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question about strings

 
Jay Dilla
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had this question in a phone interview
i think i answered it right but not sure

anyway the question was if you have a string variable called name
and you put a value in it
then you put another value into it, what happens to the first value

so something like:



what happens to John?
 
Ernest Friedman-Hill
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In the general case, it's simply no longer referenced by the variable, and may be eligible for garbage collection if nothing else references it. In the specific case you've shown, though, it's a String literal, which the JVM keeps in a special "String pool", so that it won't be collected. If the String was created in some other way, though, it might be.
 
Stan James
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This is an interesting area. Strings are objects like any others. But strings that are also "constants" get special treatment. See Strings, Literally here on the ranch for details.
 
Jay Dilla
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O I said it's on the heap somewhere floating around and ready for System.gc() to grab it up. What is this thing about "String pool"? How would I have to write it in order for it to be eligible for garbage collection?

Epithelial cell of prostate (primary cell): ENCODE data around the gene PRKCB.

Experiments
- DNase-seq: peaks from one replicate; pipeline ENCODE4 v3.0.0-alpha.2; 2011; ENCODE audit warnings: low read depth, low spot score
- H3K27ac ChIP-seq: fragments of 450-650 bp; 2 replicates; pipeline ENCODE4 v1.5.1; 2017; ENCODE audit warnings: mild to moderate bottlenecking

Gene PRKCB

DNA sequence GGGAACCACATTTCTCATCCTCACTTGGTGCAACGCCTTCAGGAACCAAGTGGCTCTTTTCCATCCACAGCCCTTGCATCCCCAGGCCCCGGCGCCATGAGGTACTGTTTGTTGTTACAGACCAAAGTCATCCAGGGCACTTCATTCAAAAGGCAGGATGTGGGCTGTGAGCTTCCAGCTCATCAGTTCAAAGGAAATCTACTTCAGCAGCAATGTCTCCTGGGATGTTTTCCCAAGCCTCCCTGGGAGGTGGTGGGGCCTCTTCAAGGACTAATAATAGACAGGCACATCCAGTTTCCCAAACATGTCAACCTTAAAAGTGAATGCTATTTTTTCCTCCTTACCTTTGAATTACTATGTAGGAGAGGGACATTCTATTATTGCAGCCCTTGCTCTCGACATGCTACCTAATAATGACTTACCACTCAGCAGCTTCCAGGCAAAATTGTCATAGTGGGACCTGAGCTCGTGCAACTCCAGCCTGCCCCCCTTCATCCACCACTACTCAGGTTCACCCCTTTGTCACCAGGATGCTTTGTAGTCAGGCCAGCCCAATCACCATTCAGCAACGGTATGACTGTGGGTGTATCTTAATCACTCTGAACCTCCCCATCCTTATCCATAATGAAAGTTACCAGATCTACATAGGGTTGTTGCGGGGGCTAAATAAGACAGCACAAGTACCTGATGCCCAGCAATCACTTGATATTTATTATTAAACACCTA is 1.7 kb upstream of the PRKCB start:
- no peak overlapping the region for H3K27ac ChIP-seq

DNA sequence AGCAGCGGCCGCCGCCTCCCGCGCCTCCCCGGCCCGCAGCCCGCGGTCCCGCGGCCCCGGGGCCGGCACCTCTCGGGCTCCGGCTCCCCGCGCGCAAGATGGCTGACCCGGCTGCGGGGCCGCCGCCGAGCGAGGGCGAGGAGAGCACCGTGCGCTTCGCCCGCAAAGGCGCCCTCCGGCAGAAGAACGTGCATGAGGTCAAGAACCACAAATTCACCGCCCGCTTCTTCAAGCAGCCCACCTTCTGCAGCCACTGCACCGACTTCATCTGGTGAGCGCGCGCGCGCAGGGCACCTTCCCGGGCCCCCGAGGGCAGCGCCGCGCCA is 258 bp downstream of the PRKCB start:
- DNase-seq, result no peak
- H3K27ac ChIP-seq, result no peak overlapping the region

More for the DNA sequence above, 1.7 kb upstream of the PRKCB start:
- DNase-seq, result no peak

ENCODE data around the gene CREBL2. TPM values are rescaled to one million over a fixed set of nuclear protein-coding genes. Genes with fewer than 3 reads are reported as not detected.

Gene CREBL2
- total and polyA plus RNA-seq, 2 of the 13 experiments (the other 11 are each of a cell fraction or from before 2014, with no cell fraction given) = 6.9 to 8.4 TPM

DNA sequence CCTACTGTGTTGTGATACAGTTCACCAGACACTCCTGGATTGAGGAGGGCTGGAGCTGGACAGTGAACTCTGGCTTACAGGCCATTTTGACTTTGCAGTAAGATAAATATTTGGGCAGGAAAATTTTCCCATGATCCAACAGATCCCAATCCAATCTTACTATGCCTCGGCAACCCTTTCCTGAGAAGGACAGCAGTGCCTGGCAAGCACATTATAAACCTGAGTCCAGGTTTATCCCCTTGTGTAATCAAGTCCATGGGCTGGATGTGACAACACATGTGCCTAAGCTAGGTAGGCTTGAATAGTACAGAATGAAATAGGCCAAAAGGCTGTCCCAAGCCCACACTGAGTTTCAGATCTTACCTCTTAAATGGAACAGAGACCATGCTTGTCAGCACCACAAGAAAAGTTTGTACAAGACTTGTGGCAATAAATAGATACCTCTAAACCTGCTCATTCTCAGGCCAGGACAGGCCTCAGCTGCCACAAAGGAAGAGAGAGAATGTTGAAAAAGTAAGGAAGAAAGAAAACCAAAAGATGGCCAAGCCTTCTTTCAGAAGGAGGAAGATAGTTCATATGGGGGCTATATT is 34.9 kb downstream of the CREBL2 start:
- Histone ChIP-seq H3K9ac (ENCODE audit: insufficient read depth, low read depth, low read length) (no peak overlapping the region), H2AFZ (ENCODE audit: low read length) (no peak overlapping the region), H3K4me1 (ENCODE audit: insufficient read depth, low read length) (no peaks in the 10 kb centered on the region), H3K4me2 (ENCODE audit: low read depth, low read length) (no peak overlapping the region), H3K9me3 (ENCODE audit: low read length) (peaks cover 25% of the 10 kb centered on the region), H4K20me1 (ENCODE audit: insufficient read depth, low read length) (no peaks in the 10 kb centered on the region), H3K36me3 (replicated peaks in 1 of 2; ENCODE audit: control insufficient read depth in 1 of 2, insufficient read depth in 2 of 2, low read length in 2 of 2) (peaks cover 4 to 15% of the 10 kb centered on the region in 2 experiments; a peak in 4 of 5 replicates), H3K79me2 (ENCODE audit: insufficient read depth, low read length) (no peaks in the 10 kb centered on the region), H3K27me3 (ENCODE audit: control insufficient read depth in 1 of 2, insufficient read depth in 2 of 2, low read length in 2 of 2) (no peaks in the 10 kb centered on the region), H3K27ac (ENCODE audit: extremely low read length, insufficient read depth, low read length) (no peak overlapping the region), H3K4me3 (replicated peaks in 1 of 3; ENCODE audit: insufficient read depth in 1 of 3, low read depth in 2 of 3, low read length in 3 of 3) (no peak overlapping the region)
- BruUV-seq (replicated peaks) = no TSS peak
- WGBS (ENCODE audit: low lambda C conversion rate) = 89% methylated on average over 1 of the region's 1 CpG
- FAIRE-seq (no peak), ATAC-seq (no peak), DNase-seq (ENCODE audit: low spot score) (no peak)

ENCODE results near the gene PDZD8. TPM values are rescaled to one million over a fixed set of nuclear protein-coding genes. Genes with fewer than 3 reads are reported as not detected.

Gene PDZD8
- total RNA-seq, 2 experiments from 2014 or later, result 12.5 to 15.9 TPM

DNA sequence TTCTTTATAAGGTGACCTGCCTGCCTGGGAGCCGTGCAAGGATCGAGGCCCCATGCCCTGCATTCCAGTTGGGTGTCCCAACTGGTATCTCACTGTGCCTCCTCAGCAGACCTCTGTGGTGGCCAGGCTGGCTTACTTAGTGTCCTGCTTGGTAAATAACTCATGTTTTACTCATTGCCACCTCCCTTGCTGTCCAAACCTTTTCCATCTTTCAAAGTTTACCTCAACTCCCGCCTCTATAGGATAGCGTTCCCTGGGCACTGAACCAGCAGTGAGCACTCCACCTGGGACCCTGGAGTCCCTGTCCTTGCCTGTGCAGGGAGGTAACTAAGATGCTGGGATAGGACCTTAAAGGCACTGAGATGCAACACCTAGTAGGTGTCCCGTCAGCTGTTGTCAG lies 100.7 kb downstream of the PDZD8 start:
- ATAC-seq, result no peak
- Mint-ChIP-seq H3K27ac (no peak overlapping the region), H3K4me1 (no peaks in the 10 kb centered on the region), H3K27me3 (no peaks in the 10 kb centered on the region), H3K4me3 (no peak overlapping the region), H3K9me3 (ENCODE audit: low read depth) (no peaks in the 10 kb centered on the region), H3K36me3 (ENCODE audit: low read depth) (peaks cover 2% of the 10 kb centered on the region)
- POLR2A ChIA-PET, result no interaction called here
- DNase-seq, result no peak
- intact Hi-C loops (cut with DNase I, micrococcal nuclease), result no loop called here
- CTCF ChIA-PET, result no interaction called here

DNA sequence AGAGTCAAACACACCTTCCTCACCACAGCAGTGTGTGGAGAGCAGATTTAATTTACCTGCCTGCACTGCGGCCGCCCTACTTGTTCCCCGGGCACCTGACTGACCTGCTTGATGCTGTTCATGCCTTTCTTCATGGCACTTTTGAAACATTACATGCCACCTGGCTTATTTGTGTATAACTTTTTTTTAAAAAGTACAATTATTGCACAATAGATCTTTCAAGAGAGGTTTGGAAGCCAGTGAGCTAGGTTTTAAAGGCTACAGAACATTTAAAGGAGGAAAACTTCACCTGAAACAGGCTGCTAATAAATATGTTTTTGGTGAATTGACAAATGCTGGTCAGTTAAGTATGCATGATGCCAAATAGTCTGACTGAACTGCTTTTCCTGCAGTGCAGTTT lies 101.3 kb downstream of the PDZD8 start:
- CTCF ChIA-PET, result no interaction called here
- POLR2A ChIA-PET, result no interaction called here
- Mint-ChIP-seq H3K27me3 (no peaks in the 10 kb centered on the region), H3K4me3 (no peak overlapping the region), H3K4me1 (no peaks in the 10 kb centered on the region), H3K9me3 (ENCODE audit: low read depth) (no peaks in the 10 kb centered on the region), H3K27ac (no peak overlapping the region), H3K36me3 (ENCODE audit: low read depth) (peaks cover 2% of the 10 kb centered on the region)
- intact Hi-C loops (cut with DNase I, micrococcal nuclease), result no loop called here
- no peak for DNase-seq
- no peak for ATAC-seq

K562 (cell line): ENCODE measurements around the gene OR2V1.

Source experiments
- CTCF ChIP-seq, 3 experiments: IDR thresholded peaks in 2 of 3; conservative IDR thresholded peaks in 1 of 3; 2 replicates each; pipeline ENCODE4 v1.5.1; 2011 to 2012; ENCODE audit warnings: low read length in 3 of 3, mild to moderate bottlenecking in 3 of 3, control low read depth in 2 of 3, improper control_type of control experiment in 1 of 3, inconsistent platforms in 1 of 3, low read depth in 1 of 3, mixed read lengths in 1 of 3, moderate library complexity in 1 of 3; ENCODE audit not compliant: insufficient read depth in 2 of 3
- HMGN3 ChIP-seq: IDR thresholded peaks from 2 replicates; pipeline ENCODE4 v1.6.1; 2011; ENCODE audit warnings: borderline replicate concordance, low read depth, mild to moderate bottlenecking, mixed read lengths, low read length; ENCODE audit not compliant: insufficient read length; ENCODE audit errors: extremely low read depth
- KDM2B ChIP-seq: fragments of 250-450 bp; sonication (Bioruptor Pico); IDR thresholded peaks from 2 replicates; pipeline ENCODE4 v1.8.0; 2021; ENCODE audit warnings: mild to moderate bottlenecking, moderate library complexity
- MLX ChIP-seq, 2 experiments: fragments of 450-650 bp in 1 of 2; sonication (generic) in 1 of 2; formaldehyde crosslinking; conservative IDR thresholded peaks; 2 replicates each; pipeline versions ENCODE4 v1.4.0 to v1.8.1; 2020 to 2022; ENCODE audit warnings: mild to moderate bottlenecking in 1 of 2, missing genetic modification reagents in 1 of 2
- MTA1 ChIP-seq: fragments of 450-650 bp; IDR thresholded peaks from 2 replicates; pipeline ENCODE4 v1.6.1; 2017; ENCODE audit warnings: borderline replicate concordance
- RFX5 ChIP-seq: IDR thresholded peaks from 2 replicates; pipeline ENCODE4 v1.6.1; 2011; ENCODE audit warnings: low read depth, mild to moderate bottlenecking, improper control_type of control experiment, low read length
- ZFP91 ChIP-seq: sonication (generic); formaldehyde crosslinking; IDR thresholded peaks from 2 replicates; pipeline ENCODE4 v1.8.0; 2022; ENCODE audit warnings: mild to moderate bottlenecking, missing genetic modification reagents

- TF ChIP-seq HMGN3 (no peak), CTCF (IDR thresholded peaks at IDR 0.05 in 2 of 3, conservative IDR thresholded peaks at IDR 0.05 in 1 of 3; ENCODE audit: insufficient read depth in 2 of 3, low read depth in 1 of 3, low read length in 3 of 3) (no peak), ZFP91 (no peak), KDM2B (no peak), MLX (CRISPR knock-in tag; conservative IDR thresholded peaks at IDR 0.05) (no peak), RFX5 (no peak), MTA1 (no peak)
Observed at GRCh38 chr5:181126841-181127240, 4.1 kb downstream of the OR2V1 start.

Ernest Friedman-Hill
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The String pool is a special collection of Strings which are defined in class files; the JVM uses it so such things can be shared and not duplicated.

A String literal -- a double-quoted String -- will always be stored in the String pool, and won't be collected (at least, in theory, until the class that defines it is collected.) There's no way to remove it from the pool.

Any other String -- one that comes from new String(), from BufferedReader.readLine(), etc, etc, -- will behave as you've described.

EXCEPT if you call intern() on it -- which will copy it into the String pool, and return that pooled copy.
 
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